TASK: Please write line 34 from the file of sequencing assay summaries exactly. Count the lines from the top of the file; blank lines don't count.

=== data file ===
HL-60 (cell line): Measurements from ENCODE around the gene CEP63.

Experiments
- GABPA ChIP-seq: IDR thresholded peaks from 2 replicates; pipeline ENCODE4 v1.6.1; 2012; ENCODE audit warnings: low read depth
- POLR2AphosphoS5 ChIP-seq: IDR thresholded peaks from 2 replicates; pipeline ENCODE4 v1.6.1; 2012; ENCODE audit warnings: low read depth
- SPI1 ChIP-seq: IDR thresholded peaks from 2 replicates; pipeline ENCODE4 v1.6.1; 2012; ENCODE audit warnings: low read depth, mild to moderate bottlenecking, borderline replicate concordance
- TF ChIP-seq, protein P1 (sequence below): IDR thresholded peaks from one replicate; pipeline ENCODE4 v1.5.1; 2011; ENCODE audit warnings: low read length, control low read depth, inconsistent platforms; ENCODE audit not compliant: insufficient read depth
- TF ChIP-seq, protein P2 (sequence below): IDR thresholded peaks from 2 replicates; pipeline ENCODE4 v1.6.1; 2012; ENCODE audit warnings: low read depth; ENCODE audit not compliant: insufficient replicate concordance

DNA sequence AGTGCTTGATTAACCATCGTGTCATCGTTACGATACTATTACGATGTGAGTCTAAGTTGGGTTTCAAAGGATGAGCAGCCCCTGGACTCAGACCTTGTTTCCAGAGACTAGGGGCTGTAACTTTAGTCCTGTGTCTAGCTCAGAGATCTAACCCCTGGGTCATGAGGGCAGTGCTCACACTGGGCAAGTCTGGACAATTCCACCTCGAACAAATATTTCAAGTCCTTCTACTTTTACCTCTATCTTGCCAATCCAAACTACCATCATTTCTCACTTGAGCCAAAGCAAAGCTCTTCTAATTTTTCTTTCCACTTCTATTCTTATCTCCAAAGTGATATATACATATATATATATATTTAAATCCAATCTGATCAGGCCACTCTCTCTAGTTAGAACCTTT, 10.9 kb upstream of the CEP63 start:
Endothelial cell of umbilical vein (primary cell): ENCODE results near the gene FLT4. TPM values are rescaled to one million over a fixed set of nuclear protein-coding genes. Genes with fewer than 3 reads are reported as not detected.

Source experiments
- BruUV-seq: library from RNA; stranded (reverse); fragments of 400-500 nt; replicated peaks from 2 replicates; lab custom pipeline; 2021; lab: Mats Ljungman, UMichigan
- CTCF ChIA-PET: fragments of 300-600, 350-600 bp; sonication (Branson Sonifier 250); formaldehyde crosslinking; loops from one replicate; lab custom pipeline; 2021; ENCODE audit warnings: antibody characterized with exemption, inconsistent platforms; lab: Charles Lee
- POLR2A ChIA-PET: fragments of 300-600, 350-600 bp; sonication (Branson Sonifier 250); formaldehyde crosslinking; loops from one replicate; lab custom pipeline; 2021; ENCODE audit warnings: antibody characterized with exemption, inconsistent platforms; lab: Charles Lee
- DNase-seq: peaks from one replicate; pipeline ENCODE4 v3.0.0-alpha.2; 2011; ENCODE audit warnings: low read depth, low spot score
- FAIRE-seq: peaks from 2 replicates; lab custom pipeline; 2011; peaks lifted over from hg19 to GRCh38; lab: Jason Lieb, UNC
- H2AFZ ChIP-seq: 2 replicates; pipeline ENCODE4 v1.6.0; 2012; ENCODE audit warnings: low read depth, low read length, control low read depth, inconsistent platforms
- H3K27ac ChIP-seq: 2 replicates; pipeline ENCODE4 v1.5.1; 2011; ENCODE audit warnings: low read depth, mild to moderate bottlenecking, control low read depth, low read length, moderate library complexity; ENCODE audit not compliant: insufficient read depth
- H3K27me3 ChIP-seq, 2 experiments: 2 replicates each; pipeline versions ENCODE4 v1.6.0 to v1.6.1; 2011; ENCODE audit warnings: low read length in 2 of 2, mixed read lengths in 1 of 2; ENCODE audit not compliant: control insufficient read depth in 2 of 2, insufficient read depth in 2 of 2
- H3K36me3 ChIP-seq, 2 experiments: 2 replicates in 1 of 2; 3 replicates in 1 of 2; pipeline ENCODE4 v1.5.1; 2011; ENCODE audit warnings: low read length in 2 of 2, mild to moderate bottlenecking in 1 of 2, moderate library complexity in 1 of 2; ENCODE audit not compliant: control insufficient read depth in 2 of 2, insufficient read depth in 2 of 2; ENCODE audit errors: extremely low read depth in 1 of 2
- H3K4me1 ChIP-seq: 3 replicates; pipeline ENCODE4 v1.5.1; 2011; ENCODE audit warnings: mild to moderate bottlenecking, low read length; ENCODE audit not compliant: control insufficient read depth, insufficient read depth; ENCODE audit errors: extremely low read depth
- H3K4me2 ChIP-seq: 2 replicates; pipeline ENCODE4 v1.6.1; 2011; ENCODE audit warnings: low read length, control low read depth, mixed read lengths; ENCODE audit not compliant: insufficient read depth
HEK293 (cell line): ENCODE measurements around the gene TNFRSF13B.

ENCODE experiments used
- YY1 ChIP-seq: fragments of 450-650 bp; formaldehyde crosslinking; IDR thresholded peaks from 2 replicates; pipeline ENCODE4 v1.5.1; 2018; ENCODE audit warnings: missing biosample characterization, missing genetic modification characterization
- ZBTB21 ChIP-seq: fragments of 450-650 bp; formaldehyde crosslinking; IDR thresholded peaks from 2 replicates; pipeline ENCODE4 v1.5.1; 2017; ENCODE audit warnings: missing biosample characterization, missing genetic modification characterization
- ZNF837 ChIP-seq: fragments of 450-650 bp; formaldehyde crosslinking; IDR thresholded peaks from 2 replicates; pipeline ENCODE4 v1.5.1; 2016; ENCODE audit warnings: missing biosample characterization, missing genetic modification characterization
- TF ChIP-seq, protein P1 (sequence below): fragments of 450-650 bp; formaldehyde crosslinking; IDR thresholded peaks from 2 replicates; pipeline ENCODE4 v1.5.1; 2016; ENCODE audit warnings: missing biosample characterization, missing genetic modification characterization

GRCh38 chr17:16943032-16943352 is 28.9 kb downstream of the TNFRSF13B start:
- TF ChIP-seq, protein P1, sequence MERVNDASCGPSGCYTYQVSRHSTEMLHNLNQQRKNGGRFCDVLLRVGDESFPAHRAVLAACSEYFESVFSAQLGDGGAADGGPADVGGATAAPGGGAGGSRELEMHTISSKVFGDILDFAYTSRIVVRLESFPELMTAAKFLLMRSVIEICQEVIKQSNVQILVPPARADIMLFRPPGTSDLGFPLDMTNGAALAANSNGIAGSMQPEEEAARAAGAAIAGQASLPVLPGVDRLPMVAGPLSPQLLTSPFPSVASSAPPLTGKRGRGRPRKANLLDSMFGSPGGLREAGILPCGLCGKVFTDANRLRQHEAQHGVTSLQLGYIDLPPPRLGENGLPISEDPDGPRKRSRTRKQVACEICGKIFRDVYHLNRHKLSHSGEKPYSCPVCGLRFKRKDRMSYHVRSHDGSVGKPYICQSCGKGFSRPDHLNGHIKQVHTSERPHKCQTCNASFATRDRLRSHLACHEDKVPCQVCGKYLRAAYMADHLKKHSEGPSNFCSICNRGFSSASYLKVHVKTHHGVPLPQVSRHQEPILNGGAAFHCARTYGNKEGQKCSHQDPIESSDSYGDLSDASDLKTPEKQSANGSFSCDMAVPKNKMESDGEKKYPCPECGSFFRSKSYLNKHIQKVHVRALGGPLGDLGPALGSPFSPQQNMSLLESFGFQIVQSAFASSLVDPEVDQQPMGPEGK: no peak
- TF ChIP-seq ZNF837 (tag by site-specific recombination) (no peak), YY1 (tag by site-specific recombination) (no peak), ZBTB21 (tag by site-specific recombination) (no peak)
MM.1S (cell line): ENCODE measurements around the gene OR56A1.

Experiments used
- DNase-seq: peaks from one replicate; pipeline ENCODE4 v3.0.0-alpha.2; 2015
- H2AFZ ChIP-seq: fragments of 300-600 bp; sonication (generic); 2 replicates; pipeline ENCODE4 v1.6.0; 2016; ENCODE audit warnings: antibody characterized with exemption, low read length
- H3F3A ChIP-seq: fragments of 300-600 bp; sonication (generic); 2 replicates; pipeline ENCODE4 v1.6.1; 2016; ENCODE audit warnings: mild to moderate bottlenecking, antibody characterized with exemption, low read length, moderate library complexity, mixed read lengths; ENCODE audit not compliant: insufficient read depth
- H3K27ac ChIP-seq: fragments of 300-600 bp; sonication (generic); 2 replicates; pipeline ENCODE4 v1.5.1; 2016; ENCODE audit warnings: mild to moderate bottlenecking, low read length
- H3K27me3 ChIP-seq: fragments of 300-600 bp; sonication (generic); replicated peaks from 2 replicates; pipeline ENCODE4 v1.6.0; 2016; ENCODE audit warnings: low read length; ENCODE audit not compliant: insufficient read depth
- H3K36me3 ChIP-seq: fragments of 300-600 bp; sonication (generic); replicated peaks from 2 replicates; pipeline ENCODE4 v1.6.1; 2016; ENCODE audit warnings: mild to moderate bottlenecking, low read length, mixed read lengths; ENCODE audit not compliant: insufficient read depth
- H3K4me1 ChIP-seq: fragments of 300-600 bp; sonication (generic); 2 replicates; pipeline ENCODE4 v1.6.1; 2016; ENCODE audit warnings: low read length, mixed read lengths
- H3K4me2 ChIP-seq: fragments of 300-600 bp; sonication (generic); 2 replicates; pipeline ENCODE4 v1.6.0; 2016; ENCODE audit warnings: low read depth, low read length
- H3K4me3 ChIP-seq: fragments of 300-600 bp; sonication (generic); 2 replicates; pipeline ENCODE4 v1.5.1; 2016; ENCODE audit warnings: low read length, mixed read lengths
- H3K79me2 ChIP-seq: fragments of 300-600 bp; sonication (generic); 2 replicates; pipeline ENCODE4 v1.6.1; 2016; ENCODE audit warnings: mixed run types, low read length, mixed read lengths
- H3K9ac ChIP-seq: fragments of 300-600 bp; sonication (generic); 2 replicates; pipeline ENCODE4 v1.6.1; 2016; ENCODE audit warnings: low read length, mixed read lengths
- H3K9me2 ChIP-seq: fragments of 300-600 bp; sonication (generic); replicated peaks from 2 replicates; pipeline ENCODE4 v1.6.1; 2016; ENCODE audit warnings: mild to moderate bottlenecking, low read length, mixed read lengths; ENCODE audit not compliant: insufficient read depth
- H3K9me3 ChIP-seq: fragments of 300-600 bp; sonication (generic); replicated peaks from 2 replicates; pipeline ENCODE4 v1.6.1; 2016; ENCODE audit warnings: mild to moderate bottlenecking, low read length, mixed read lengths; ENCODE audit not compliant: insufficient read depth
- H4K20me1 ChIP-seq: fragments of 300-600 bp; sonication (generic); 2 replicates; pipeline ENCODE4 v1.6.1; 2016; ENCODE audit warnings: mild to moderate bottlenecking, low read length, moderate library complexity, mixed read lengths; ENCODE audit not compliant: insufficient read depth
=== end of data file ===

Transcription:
- H2AFZ ChIP-seq: fragments of 300-600 bp; sonication (generic); 2 replicates; pipeline ENCODE4 v1.6.0; 2016; ENCODE audit warnings: antibody characterized with exemption, low read length